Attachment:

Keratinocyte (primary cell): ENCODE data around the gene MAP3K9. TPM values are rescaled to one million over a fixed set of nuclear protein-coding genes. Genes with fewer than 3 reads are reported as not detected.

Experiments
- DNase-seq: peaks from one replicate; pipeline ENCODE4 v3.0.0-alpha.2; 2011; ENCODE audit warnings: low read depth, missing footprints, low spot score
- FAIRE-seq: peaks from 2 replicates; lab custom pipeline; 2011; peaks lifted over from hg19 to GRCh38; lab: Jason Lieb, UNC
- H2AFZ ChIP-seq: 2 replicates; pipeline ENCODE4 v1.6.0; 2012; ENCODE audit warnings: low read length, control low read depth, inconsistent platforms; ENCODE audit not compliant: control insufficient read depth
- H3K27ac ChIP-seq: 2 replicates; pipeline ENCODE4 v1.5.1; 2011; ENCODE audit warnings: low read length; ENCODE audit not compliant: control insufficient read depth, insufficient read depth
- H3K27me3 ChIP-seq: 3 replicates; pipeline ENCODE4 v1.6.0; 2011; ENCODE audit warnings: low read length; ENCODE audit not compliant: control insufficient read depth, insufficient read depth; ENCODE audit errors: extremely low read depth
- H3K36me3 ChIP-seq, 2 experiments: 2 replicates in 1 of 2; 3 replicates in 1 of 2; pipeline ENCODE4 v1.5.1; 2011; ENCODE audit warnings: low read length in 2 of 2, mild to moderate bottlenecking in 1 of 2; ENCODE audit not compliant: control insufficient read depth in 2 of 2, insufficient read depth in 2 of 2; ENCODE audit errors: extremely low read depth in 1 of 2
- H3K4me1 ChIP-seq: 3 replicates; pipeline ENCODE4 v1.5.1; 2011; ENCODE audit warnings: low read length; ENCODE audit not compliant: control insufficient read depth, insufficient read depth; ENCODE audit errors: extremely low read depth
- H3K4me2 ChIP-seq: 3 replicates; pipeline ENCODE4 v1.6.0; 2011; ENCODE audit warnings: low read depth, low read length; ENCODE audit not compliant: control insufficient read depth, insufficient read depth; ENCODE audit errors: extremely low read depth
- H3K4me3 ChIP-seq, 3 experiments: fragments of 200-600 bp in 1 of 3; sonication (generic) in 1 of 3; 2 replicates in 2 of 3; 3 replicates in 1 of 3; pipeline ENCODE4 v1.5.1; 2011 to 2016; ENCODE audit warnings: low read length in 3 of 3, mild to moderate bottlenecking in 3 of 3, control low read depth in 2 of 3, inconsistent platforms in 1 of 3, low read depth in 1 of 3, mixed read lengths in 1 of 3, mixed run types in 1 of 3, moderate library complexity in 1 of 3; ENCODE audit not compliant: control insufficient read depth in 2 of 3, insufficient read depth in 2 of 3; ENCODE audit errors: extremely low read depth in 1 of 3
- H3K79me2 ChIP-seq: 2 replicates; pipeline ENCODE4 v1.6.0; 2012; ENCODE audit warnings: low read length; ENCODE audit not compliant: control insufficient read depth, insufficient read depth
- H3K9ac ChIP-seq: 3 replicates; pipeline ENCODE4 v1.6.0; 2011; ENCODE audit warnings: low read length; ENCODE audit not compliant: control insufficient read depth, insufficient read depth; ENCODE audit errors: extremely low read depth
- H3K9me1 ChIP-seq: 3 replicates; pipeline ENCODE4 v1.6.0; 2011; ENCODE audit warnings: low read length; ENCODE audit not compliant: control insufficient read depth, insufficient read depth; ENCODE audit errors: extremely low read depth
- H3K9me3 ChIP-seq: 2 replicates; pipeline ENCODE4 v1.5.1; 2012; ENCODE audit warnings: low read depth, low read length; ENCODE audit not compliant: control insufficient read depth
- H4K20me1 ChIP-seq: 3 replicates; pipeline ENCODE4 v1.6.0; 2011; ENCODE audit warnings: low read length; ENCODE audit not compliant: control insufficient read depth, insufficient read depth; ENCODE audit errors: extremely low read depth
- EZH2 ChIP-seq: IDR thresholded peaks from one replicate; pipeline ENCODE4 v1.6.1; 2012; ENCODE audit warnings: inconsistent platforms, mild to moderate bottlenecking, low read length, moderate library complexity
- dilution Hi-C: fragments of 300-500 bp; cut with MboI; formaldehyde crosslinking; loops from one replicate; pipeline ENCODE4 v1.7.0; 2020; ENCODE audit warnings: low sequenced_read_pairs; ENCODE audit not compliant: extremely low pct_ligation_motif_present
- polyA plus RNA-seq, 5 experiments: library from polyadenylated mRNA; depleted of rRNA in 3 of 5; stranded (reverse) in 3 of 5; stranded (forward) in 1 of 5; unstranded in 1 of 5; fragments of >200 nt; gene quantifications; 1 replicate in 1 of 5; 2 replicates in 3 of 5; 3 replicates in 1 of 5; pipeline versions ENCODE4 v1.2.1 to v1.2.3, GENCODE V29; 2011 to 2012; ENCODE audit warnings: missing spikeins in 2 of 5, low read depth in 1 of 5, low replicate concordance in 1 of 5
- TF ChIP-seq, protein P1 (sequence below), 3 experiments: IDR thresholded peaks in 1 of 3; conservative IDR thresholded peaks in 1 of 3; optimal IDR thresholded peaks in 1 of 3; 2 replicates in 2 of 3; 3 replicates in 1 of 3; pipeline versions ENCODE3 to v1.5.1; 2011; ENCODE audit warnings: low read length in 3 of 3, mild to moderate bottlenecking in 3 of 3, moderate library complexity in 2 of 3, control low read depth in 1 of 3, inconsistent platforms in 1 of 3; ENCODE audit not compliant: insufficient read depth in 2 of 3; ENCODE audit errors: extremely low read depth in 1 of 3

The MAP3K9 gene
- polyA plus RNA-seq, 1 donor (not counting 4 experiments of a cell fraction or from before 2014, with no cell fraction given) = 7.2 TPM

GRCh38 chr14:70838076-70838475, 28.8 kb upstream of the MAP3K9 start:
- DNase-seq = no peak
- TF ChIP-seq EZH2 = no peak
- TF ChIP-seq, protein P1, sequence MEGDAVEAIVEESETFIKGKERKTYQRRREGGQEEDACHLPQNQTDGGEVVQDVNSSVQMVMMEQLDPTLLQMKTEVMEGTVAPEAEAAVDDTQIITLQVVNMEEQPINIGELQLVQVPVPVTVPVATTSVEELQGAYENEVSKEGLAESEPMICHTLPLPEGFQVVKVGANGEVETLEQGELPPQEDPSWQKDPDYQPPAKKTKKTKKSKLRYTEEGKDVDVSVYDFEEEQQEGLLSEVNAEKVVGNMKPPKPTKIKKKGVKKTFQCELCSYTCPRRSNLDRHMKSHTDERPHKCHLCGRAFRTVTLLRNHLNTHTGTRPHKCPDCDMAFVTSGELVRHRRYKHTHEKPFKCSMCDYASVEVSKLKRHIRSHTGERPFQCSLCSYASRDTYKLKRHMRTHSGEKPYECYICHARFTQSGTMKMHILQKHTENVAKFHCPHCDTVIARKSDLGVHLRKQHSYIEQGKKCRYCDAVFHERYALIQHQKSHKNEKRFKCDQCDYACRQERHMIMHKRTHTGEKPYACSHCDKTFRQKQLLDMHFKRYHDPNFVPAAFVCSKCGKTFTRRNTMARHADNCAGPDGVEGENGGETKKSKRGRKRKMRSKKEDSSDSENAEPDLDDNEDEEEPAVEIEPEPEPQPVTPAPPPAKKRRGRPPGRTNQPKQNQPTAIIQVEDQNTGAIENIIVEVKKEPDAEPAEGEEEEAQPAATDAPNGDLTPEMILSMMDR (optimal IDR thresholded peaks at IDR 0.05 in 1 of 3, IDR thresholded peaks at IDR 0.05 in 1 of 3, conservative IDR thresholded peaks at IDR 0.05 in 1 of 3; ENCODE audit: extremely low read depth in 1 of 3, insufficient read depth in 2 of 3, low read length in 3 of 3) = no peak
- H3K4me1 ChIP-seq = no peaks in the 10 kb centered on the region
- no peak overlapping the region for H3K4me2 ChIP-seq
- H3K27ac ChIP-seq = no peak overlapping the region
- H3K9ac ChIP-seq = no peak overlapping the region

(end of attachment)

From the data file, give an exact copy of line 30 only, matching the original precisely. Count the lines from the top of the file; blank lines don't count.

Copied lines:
- H3K9ac ChIP-seq = no peak overlapping the region